A council was called at Soissons, and Abelard was summoned to appear. He was charged with tritheism, and with having asserted, that God the Father was alone almighty. He was ordered to burn his volumes, and to recite the symbol of Athanasius. He obeyed both the mandates, and, after a short confinement, was set at liberty. I am not disposed to approve of all the steps taken by this council. I only maintain, that the principle of their proceedings was just and equitable. Every person, who is a member of any society, religious or civil, would own, if a similar occasion presented itself, that he had a right to require the treacherous member, who had laboured to subvert that society, either publicly to retract his sentiments, or to submit to a decree of expulsion.
But Abelard, in his own account of the transaction, largely descants on the iniquity and imperiousness of the synod. The acrimonious invective, the airs of triumph on occasion of little advantages gained by himself in the course of the debate, the shrewdness of his cavils, and, above all, the dextrous evasion of the main points on which the controversy rests, these things appear on the face of his narrative, and are so exactly similar to the conduct of modern heretics, much better known to the world, that I may well be spared the recital of them. Moreover, want of sincerity as well as of temper, are so evident in the narrative of Abelard, that his authority is rendered defective; and so much so, that we can lay no decisive stress on his testimony in things, with which his own character is concerned. Indeed the want of honesty and veracity appears to have been most striking features in this ingenious and learned disputant.
A commentary on the epistle to the Romans was also published by'Abelard, to which, in an introductory preface, he has prefixed an observation on the comparative value of the gospels and the epistles. " The former, he thinks, are designed to teach those things, which every christian ought to*know; the latter, to inculcate a strict attention and obedience to them; these last," says he, " contain some wholesome documents and advice, which though they appertain not to the essence of belief, may serve to embellish the christian establishment, and to develop its tenets." This is the method of speaking, usual with socinians, namely, to undervalue the authority of some parts of scripture, compared with others, as if holy men of God did not speak, as they were moved by the Holyghost, with equal authority through the whole of the sacred volume. It is not necessary to give any other account of the commentary than that, which the reader may conjecture for himself from the view already stated of the leading sentiments of the author.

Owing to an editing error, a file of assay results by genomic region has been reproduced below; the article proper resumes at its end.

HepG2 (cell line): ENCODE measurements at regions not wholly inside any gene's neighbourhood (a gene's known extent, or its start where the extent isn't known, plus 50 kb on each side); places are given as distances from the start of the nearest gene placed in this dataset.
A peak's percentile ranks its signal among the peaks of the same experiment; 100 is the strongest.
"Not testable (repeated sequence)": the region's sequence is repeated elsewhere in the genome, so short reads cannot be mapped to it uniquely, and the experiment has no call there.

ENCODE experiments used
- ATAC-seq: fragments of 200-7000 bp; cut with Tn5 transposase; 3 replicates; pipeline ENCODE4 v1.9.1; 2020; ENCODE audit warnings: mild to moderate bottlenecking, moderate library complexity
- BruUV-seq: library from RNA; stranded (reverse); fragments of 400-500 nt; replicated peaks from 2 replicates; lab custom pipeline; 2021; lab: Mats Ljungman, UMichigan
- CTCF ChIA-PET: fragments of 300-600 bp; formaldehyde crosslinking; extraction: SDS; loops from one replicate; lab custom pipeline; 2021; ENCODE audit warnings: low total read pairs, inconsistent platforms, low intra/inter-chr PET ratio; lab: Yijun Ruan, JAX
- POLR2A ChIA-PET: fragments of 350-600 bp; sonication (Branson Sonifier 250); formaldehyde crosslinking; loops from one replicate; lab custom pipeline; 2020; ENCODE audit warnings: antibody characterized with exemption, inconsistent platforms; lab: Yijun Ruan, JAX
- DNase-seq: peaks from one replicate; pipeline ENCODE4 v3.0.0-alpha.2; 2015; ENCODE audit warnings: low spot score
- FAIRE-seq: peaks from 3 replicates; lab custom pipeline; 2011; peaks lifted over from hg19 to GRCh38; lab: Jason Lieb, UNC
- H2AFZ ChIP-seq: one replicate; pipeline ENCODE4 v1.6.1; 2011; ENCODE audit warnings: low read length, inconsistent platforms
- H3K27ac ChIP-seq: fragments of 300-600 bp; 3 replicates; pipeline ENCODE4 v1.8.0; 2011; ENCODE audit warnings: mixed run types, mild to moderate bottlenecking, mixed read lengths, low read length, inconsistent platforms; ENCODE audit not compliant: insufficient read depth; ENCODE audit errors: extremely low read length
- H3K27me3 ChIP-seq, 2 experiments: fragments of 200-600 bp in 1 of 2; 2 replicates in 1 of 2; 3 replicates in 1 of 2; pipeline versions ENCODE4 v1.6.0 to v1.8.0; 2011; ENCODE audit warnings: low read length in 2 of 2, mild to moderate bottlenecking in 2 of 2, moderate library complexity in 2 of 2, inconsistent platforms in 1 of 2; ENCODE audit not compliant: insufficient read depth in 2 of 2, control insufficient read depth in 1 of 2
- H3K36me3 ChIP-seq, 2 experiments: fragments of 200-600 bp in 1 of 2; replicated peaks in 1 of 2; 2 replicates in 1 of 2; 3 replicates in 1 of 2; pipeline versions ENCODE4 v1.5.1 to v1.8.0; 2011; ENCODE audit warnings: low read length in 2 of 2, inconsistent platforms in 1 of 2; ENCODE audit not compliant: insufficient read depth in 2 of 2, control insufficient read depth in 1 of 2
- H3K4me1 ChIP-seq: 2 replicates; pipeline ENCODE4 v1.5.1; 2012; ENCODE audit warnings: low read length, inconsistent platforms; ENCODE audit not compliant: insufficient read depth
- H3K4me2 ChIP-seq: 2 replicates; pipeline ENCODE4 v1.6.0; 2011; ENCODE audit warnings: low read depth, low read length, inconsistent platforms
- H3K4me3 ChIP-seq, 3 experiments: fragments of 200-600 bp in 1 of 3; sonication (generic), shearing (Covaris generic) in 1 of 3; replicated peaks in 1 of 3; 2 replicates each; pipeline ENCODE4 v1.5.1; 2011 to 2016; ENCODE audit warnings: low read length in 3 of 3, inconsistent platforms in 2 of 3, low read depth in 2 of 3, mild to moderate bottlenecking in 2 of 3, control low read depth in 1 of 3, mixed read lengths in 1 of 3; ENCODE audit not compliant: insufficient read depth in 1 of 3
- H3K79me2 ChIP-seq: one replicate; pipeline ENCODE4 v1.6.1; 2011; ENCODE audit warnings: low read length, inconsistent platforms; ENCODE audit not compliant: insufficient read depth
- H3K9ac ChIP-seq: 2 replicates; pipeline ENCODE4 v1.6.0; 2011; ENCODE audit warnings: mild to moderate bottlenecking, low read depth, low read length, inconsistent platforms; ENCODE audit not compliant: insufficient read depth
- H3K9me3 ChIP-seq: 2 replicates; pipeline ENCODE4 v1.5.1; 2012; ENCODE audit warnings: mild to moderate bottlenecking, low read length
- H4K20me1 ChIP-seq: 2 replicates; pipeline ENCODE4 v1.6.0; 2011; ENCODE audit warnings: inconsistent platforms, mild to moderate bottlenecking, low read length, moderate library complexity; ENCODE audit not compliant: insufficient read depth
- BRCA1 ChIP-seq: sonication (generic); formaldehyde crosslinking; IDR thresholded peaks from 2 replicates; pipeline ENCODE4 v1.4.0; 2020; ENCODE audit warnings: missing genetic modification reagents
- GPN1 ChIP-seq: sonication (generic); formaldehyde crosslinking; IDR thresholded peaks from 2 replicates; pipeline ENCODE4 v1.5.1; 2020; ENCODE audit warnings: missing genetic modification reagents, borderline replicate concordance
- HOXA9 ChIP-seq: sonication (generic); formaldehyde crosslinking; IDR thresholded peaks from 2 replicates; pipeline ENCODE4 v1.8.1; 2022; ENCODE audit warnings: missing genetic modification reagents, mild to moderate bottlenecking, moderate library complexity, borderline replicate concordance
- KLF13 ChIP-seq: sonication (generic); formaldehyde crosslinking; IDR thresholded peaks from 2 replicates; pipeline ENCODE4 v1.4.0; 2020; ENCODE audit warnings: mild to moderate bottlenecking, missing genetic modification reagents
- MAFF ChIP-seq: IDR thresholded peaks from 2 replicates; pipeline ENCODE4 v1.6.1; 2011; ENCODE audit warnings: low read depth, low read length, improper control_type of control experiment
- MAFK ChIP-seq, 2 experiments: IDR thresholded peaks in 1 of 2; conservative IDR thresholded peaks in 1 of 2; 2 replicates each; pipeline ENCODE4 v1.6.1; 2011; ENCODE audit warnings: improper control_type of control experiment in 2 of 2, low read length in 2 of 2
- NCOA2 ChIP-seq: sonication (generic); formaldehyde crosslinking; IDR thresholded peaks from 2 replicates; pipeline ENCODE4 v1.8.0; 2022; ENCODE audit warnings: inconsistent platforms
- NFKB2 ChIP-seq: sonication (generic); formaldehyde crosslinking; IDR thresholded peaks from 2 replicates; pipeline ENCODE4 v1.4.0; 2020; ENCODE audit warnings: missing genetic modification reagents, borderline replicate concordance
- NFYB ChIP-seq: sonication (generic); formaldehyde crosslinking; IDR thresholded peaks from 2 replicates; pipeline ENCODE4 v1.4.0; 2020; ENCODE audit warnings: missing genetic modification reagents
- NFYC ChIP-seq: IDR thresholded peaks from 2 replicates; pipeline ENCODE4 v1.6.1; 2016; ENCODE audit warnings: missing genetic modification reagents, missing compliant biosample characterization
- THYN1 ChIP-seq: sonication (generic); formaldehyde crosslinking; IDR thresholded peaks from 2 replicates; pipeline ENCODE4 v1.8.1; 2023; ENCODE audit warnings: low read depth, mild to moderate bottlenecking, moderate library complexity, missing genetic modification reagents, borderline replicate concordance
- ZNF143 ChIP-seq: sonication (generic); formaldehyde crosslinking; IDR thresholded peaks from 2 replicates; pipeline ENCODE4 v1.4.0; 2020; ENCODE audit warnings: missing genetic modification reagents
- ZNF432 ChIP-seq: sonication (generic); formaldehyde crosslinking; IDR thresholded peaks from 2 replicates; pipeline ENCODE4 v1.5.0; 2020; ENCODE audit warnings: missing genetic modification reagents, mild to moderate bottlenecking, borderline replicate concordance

Bernard, paying a visit to the nunnery of the Paraclete, over which Eloisa presided, was heard from the pulpit by the abbess and her nuns, with admiration. He read and approved of their laws and institutes, which had been drawn up by Abelard. He objected only to one phrase in their repetition of the Lord's prayer. For the common expression Daily, in the petition, " Give us this day our daily bread," they had been taught to say, supersubstantial bread. Abelard, it seems, had literally followed the etymology of
the Greek word;* seduced, I suppose, by the aristotelian chimeras, which relate to substance. The plain mind of Bernard, attending to sense and utility, rather than to sound and glitter, revolted against the innovation ; and, while he spake with a respectful deference of the man, and commended every thing else relating to the nunnery, he expressed his disapprobation of the unusual term. When Abelard heard of it, his pride took fire; he wrote to Bernard a warm expostulation, and, by undertaking to show the superior authority of St. Matthew to St. Luke, he endeavoured to support the propriety of the term supersubstantial. Here again appeared the socinian mode of undervaluing one part of scripture, in comparison of another. This is the first instance recorded of an open altercation between Bernard and Abeiard. For I find, at least, no decisive proof of any opposition made, as yet, by the former to the publications of the latter. On the contrary, Bernard was hitherto far from being clear in his own judgment, concerning the real theological character of Abelard; and of his caution and charity we shall presently see abundant proofs. The little story which has been told, is trifling in its own nature, if any thing can be called trifling, which illustrates the human character, and displays the connexion between doctrine and disposition, which was never more apparently exhibited than in the transactions of Abelard.